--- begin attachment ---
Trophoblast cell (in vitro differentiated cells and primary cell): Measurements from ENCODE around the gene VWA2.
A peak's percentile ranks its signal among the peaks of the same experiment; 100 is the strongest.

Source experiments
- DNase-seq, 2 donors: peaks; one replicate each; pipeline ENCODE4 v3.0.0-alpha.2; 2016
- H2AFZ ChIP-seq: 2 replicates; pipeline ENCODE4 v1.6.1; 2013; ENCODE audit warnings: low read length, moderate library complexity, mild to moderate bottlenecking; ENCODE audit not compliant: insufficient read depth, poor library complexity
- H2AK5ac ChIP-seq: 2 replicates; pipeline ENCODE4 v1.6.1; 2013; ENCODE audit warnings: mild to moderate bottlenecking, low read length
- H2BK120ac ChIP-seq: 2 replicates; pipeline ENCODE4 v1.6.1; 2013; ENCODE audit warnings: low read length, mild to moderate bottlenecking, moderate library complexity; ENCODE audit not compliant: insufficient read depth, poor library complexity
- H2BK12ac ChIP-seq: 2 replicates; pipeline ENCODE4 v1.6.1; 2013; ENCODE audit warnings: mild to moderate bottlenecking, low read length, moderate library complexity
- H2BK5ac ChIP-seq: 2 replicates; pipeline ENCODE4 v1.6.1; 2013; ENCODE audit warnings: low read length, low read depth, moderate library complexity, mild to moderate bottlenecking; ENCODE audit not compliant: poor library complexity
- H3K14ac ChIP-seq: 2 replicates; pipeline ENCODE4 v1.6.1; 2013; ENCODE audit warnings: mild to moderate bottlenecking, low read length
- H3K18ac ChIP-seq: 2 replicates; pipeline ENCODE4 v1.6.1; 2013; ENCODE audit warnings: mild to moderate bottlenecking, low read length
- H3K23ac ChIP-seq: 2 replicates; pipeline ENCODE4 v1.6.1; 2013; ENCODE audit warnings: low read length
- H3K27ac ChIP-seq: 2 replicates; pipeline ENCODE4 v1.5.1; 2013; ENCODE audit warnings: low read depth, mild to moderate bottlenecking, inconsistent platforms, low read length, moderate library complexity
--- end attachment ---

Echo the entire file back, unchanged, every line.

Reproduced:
Trophoblast cell (in vitro differentiated cells and primary cell): Measurements from ENCODE around the gene VWA2.
A peak's percentile ranks its signal among the peaks of the same experiment; 100 is the strongest.

Source experiments
- DNase-seq, 2 donors: peaks; one replicate each; pipeline ENCODE4 v3.0.0-alpha.2; 2016
- H2AFZ ChIP-seq: 2 replicates; pipeline ENCODE4 v1.6.1; 2013; ENCODE audit warnings: low read length, moderate library complexity, mild to moderate bottlenecking; ENCODE audit not compliant: insufficient read depth, poor library complexity
- H2AK5ac ChIP-seq: 2 replicates; pipeline ENCODE4 v1.6.1; 2013; ENCODE audit warnings: mild to moderate bottlenecking, low read length
- H2BK120ac ChIP-seq: 2 replicates; pipeline ENCODE4 v1.6.1; 2013; ENCODE audit warnings: low read length, mild to moderate bottlenecking, moderate library complexity; ENCODE audit not compliant: insufficient read depth, poor library complexity
- H2BK12ac ChIP-seq: 2 replicates; pipeline ENCODE4 v1.6.1; 2013; ENCODE audit warnings: mild to moderate bottlenecking, low read length, moderate library complexity
- H2BK5ac ChIP-seq: 2 replicates; pipeline ENCODE4 v1.6.1; 2013; ENCODE audit warnings: low read length, low read depth, moderate library complexity, mild to moderate bottlenecking; ENCODE audit not compliant: poor library complexity
- H3K14ac ChIP-seq: 2 replicates; pipeline ENCODE4 v1.6.1; 2013; ENCODE audit warnings: mild to moderate bottlenecking, low read length
- H3K18ac ChIP-seq: 2 replicates; pipeline ENCODE4 v1.6.1; 2013; ENCODE audit warnings: mild to moderate bottlenecking, low read length
- H3K23ac ChIP-seq: 2 replicates; pipeline ENCODE4 v1.6.1; 2013; ENCODE audit warnings: low read length
- H3K27ac ChIP-seq: 2 replicates; pipeline ENCODE4 v1.5.1; 2013; ENCODE audit warnings: low read depth, mild to moderate bottlenecking, inconsistent platforms, low read length, moderate library complexity